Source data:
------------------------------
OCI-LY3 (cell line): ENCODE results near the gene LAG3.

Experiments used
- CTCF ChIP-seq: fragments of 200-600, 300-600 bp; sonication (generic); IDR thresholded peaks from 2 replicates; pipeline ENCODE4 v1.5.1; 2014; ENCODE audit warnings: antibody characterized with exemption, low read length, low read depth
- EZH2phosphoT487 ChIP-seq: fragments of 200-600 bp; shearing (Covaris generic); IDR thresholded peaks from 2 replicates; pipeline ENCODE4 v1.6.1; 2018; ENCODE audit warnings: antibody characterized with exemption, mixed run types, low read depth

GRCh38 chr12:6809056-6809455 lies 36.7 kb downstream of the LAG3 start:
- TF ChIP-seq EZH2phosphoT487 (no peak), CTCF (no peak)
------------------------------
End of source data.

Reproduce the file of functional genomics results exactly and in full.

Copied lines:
OCI-LY3 (cell line): ENCODE results near the gene LAG3.

Experiments used
- CTCF ChIP-seq: fragments of 200-600, 300-600 bp; sonication (generic); IDR thresholded peaks from 2 replicates; pipeline ENCODE4 v1.5.1; 2014; ENCODE audit warnings: antibody characterized with exemption, low read length, low read depth
- EZH2phosphoT487 ChIP-seq: fragments of 200-600 bp; shearing (Covaris generic); IDR thresholded peaks from 2 replicates; pipeline ENCODE4 v1.6.1; 2018; ENCODE audit warnings: antibody characterized with exemption, mixed run types, low read depth

GRCh38 chr12:6809056-6809455 lies 36.7 kb downstream of the LAG3 start:
- TF ChIP-seq EZH2phosphoT487 (no peak), CTCF (no peak)